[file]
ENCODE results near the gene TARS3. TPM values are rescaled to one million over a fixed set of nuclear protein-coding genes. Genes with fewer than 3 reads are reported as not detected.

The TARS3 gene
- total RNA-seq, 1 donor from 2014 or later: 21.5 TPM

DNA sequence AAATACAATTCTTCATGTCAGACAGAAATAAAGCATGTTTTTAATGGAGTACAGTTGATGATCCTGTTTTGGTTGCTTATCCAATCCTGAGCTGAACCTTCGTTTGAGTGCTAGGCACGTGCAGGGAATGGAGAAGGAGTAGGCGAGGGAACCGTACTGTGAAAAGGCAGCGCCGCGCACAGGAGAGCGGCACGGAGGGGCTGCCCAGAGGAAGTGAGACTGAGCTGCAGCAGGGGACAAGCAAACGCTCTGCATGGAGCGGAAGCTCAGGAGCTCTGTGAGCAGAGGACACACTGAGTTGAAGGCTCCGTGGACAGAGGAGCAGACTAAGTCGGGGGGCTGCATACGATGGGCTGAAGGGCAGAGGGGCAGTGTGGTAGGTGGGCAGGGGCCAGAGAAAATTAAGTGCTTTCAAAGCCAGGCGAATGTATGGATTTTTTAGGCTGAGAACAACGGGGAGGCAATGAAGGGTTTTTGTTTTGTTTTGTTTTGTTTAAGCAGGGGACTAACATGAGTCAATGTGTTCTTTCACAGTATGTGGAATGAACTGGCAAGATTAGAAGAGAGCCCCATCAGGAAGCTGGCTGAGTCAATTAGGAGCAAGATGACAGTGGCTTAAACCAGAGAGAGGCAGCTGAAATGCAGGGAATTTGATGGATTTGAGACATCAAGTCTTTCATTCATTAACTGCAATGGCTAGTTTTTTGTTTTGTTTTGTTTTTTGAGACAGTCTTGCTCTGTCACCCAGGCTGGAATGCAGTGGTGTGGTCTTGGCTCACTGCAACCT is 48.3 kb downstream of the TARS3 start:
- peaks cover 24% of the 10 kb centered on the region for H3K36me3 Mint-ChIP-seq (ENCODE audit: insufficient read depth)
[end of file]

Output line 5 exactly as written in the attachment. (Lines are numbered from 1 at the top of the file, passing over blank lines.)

- peaks cover 24% of the 10 kb centered on the region for H3K36me3 Mint-ChIP-seq (ENCODE audit: insufficient read depth)